Author Topic: probably a dumb question...  (Read 1042 times)

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Offline WhomBomTopic starter

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probably a dumb question...
« on: September 07, 2009, 02:54:08 PM »
I want to use some switches to sense if something is in my robot's claw. If any of the switches is pressed i want a digital input pin to go high (5V), 5V is supplied by the arduino regulated output. Should i use a resistor? if yes how much Ohm should it be?

My guess is i have to use a resistor and the bigger the Ohm rating the better, but i really dont want to frie anything again  ::)



here's a graphic example of what i mean

Also: how important is it to have regulated power? Right now i just hook everything up to a 6V NiCad (7V when fully charged) but every servo has it's own cap, plus there's another one attached to the battery.
« Last Edit: September 07, 2009, 02:58:29 PM by WhomBom »

Offline SmAsH

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Re: probably a dumb question...
« Reply #1 on: September 08, 2009, 12:33:58 AM »
For microcontrollers, never use unregulated power, bad things will happen.

For use of a resistor, if you want to, you can use a pull down resistor to stop the input from floating while the button is not pressed. The resistance should be somewhere between 4K7 and 10K or 10k and 47k.

as for switches, i assume you are using momentary switches?
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Offline airman00

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Re: probably a dumb question...
« Reply #2 on: September 08, 2009, 05:19:18 PM »
You're going to need a really sensitive switch, I would personally go with a rangefinder of some sort.

But if you want to do switch then:
1. Use the internal pullups that are available on the ATmega168 - aka the Arduino "chip" . This will eliminate the need for external resistors.
2. Connect the switch to ground (also known as negative). This means the pin will go LOW when its pressed. This is necessary for the Internal Pullups to work.


Quoted from the Arduino website:
Quote
Pullup Resistors

Often it is useful to steer an input pin to a known state if no input is present. This can be done by adding a pullup resistor (to +5V), or pulldown resistor (resistor to ground) on the input, with 10K being a common value.

There are also convenient 20K pullup resistors built into the Atmega chip that can be accessed from software. These built-in pullup resistors are accessed in the following manner.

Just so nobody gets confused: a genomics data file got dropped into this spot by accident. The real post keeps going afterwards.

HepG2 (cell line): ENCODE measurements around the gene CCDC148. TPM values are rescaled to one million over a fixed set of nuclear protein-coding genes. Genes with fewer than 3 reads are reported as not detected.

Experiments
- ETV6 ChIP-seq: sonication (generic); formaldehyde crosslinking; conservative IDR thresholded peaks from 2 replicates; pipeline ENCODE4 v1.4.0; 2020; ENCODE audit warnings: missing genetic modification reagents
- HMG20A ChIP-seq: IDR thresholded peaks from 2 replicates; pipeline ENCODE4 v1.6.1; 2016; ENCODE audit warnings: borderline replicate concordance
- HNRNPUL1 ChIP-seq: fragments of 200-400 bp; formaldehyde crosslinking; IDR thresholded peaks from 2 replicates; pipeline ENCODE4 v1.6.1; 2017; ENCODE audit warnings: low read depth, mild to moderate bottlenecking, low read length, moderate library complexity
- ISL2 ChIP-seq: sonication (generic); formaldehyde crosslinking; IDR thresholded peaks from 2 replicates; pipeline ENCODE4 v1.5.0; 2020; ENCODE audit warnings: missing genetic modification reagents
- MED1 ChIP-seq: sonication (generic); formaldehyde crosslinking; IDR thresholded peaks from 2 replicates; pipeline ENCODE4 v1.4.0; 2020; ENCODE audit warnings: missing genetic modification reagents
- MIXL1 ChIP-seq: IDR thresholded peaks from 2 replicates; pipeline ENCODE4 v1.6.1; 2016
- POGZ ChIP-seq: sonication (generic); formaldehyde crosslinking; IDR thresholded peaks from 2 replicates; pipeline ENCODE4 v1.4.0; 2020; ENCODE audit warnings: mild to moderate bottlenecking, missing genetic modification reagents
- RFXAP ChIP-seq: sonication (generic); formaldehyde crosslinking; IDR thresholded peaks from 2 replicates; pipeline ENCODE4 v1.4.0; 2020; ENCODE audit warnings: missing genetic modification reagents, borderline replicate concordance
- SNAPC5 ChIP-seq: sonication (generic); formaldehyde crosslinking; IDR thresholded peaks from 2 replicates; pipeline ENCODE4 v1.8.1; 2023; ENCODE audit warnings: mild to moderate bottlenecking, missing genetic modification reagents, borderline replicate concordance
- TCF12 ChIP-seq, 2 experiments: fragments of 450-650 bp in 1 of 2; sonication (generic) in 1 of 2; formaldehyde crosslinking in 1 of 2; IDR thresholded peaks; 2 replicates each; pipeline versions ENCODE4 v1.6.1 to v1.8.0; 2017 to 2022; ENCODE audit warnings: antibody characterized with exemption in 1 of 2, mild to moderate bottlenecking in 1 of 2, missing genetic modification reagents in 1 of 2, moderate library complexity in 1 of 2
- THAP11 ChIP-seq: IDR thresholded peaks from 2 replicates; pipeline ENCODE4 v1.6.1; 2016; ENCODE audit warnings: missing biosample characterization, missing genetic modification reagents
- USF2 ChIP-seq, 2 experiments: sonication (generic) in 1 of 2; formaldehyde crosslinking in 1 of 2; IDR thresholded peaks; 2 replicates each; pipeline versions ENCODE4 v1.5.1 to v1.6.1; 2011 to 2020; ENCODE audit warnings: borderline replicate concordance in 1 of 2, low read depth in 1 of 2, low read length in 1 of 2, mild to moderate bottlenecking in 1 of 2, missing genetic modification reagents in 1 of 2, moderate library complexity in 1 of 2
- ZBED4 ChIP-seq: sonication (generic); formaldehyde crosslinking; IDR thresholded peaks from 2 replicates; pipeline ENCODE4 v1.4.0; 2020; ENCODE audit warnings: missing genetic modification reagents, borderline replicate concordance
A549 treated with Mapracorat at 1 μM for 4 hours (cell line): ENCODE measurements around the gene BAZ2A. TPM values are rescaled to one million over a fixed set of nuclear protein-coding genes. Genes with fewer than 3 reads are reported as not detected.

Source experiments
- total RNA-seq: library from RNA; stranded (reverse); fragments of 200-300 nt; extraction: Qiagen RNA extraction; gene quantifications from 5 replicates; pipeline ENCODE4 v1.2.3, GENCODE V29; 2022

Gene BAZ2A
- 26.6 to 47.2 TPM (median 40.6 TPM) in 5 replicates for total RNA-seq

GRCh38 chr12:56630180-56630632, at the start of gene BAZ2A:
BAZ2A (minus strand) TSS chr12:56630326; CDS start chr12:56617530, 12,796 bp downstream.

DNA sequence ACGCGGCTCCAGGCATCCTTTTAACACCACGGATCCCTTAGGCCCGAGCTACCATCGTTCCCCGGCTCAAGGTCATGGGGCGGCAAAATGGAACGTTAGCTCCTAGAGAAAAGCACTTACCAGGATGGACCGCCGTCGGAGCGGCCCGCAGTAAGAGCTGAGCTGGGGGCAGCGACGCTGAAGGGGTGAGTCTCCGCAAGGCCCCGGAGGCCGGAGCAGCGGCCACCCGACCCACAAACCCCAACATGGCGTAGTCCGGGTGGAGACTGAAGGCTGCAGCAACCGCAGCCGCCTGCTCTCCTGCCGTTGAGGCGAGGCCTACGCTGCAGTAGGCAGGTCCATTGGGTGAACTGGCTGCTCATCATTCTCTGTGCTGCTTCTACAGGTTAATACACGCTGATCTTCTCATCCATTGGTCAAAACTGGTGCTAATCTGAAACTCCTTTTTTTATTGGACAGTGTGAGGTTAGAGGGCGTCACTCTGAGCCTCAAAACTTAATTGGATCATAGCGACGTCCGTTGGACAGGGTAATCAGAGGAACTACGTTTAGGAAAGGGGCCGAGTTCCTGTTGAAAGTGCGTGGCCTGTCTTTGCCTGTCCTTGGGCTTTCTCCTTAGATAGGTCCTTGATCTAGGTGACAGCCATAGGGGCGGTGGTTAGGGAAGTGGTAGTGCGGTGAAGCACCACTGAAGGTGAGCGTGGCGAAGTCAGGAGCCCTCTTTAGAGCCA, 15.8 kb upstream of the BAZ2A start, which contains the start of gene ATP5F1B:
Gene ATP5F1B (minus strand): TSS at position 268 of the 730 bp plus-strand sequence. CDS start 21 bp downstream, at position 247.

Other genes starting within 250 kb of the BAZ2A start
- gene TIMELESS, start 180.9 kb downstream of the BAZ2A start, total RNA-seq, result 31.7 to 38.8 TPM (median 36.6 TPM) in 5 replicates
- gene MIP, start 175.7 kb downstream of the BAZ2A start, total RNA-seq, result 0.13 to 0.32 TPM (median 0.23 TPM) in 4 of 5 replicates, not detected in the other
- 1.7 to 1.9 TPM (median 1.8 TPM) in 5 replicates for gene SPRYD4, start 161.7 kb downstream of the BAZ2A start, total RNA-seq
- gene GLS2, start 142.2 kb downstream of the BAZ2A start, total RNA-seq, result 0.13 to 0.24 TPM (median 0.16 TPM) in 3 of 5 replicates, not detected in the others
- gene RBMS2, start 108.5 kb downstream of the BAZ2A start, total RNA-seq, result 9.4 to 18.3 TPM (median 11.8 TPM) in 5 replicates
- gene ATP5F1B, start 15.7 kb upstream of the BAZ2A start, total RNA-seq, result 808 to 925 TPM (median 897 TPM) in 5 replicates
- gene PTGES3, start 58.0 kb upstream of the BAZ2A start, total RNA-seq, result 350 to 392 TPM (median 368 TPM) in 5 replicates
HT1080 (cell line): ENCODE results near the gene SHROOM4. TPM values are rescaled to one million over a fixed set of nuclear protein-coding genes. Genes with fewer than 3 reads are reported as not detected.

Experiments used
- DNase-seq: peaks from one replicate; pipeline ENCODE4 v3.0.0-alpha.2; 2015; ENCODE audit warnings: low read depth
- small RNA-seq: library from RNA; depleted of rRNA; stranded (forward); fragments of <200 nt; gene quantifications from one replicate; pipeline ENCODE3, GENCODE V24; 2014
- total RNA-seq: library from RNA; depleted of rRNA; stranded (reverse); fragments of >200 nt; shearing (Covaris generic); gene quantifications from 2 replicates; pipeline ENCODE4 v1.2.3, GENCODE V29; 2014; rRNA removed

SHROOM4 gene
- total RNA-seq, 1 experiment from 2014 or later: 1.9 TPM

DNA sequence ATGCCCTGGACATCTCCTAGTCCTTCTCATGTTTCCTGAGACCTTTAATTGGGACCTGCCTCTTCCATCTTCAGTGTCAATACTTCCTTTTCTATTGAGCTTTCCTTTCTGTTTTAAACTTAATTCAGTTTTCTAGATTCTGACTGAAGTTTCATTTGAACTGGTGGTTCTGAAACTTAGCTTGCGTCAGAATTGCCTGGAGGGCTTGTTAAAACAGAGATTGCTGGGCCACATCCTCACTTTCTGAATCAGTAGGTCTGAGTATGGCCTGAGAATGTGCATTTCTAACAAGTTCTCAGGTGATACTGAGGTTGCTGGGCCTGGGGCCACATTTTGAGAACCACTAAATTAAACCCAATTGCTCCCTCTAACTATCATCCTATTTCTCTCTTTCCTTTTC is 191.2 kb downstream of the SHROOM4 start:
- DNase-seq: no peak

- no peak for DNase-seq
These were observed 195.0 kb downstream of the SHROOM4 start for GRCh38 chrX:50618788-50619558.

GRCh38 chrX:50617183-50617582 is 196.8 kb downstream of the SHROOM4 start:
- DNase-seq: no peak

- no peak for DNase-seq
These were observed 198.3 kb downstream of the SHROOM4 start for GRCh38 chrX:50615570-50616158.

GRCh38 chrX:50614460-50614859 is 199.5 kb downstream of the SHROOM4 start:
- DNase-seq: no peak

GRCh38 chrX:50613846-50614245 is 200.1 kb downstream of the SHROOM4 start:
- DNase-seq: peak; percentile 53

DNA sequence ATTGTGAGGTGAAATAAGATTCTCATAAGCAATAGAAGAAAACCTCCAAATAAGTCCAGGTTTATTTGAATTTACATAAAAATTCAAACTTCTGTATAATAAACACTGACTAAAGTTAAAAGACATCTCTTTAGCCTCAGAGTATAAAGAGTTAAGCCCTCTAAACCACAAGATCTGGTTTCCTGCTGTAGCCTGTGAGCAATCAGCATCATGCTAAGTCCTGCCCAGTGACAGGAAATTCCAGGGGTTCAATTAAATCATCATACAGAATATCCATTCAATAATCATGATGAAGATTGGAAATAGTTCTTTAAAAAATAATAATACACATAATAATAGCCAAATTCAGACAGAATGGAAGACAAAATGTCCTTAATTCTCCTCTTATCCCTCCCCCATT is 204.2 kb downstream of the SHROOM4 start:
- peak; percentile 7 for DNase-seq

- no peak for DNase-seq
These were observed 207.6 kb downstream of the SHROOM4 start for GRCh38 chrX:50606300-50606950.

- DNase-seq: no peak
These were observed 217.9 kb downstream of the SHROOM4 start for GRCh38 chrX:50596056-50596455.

pinMode(pin, INPUT);           // set pin to input
digitalWrite(pin, HIGH);       // turn on pullup resistors


Note that the pullup resistors provide enough current to dimly light an LED connected to a pin that has been configured as an input. If LED's in a project seem to be working, but very dimly, this is likely what is going on, and the programmer has forgotten to use pinMode() to set the pins to outputs.

Note also that the pullup resistors are controlled by the same registers (internal chip memory locations) that control whether a pin is HIGH or LOW. Consequently a pin that is configured to have pullup resistors turned on when the pin is an INPUT, will have the pin configured as HIGH if the pin is then swtiched to an OUTPUT with pinMode(). This works in the other direction as well, and an output pin that is left in a HIGH state will have the pullup resistors set if switched to an input with pinMode().
Check out the Roboduino, Arduino-compatible board!


Link: http://curiousinventor.com/kits/roboduino

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Offline WhomBomTopic starter

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Re: probably a dumb question...
« Reply #3 on: September 09, 2009, 04:17:45 PM »
Thanks for the answers!

I found out that the duemilanove has it's ow power regulater and may receive an input voltage of 6V-20V, so i wouldn't need an external one right? I don't care if my servo's receive noisy current.
Still if the battery start's to approach 6V the arduino tends to reset if motors start sucking power,  with a relatively full battery it has no problems. To tackle this problem if found an old 10.000 microFarad elko, it has no date on it but it looks old.. Right now i have a 2200microF and three 220's. That doesn't seem to cut it if battery's start running low.

As for the switches, they are crude. I don't know what momentary means, but if they are pressed a contact is established, when released the contact is broken again. I ripped them from the control panel of a cd player. I already thought of using a led and a ldr with color lens to make a sort of sensor, but didn't like it and decided to go switches.
 But then i read about seeker II a mini sumo bot and saw it uses an ir led and detector to make a close range sensor.. but i already started on the switchess o for now i think i'll use the switches and see if it works. And thanks again for the tip's!

Offline SmAsH

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Re: probably a dumb question...
« Reply #4 on: September 10, 2009, 06:12:39 AM »
Just chuck a big cap in there and it should help heaps, i mean 400-1000uf!
Make sure you take the switch power from the regulated pin!

Those switches you listed are momentary, momentary means only on while pushed down (moment).
They are most likely tactile switches, they are very common in small electronics like cd players, vcrs, dvd etc...
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